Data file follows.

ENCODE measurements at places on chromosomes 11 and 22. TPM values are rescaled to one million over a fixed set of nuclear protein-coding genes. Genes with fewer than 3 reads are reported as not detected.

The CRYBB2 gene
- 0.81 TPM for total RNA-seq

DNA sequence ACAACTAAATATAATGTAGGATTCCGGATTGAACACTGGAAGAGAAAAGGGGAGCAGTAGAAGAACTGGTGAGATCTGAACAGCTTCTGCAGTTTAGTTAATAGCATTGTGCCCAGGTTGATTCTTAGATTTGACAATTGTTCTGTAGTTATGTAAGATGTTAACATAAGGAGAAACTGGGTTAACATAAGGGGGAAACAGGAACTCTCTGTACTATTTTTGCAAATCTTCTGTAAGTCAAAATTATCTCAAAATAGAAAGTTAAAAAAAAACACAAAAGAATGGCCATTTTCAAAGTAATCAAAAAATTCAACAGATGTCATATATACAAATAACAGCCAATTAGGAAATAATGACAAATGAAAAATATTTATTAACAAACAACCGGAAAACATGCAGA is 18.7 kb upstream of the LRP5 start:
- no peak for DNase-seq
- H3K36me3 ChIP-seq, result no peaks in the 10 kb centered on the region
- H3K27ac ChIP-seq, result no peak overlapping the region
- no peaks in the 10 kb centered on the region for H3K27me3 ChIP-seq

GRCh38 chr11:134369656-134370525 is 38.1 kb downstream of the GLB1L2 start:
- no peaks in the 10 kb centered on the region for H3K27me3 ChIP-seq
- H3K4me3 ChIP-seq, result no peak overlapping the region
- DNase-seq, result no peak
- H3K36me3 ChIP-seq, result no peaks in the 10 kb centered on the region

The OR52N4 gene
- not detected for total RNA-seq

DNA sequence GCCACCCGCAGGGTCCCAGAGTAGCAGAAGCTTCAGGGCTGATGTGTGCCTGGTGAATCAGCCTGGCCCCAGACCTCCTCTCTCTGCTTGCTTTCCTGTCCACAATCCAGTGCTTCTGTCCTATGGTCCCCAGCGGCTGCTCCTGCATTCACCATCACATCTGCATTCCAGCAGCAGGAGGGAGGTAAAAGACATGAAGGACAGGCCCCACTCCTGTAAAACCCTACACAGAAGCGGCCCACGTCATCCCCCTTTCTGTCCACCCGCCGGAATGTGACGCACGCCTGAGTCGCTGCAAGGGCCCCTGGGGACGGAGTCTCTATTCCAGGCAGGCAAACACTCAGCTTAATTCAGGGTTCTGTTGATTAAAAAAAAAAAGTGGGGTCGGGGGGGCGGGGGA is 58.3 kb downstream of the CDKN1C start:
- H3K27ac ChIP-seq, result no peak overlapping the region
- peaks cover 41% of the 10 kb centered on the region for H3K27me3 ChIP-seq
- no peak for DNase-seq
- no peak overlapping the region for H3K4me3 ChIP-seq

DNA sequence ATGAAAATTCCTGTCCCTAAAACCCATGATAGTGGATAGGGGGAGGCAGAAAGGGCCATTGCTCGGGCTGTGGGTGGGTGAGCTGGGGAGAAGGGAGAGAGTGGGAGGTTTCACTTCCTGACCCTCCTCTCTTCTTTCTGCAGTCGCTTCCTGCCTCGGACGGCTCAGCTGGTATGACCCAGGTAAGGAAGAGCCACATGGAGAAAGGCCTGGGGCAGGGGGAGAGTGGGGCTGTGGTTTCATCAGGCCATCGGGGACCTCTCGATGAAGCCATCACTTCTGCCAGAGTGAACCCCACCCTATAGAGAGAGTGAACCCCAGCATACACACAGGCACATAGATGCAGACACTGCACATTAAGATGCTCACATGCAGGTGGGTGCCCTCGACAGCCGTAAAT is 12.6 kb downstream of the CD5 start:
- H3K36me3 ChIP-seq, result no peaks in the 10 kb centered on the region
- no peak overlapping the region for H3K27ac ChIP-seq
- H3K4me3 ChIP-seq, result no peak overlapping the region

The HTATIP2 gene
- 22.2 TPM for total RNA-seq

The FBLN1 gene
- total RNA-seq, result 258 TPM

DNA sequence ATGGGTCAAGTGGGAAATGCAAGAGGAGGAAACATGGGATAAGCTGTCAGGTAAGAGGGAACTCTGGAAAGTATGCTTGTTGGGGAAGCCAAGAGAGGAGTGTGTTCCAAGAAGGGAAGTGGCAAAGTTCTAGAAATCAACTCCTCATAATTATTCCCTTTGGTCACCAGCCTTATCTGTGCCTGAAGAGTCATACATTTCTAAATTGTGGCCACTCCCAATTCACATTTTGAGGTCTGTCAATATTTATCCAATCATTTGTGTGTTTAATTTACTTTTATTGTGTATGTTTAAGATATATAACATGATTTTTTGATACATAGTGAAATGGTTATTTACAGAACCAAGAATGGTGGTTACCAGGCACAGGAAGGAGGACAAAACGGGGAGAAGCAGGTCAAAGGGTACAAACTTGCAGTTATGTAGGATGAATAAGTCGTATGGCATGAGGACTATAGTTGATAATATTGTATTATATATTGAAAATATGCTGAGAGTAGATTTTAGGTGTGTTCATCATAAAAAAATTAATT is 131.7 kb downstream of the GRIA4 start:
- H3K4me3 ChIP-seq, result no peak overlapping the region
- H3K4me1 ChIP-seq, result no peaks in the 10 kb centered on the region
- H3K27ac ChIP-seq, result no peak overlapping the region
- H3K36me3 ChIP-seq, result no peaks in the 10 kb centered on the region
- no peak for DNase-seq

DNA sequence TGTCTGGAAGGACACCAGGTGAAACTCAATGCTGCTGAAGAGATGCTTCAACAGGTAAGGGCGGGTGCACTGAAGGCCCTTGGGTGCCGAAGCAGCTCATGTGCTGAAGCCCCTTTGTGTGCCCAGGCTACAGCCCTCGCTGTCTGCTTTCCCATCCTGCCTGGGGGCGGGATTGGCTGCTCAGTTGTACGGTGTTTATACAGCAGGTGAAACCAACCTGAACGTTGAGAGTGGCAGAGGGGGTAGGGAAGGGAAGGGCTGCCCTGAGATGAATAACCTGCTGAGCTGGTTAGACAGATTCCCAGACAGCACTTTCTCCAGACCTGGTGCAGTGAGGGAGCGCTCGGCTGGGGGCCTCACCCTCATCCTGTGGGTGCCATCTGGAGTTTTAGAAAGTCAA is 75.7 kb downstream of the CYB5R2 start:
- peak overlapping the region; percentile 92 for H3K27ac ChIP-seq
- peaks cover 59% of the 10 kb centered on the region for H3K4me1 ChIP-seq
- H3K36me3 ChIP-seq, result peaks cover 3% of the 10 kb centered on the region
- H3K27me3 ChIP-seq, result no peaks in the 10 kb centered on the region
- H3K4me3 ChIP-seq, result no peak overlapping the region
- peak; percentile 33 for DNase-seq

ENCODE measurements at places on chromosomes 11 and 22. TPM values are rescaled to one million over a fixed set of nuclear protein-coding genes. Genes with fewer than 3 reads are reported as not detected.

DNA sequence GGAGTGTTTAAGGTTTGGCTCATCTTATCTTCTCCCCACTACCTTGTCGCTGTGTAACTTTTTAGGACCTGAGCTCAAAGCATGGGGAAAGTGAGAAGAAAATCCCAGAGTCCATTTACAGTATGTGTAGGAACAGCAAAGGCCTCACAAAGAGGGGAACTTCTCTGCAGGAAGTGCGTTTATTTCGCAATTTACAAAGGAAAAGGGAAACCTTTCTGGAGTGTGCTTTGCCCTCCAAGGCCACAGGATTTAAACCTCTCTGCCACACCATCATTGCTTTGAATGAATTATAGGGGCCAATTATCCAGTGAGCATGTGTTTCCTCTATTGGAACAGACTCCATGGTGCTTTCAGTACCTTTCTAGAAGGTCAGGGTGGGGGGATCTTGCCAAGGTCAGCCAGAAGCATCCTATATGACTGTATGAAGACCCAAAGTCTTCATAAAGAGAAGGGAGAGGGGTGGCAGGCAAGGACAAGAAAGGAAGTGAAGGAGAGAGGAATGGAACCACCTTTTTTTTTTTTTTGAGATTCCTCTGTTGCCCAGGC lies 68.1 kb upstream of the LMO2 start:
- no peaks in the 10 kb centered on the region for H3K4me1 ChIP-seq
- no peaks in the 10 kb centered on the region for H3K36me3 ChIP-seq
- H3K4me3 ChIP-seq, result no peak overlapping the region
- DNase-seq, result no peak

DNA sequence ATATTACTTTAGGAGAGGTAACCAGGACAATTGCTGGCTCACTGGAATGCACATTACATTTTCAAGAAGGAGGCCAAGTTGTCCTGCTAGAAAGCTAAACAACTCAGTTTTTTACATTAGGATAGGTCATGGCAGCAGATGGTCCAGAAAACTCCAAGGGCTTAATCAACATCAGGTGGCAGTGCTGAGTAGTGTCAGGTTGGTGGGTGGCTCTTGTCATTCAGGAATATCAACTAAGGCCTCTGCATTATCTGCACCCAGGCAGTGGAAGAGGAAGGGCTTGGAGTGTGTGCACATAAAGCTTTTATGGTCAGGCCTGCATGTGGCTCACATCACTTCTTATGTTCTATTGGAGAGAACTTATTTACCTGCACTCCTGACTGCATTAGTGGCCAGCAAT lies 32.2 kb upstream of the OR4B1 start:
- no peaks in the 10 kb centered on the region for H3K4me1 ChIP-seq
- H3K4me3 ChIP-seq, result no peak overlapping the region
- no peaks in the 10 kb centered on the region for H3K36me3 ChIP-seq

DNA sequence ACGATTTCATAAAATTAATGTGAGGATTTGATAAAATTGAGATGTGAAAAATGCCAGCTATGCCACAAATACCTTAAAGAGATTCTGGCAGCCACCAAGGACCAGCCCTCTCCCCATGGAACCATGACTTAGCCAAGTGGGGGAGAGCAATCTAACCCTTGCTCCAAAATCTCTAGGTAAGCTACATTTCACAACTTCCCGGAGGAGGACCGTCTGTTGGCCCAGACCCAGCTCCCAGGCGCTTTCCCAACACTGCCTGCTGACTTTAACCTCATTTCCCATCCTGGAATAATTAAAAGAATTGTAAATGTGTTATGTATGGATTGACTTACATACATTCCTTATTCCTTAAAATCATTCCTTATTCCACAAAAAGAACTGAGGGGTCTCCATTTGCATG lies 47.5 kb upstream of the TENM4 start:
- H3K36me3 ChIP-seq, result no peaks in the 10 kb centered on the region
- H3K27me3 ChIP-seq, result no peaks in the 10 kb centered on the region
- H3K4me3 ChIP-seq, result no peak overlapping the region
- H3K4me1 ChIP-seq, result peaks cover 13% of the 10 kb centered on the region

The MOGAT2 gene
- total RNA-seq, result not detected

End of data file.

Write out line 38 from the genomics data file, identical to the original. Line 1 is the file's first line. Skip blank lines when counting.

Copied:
- H3K36me3 ChIP-seq, result peaks cover 3% of the 10 kb centered on the region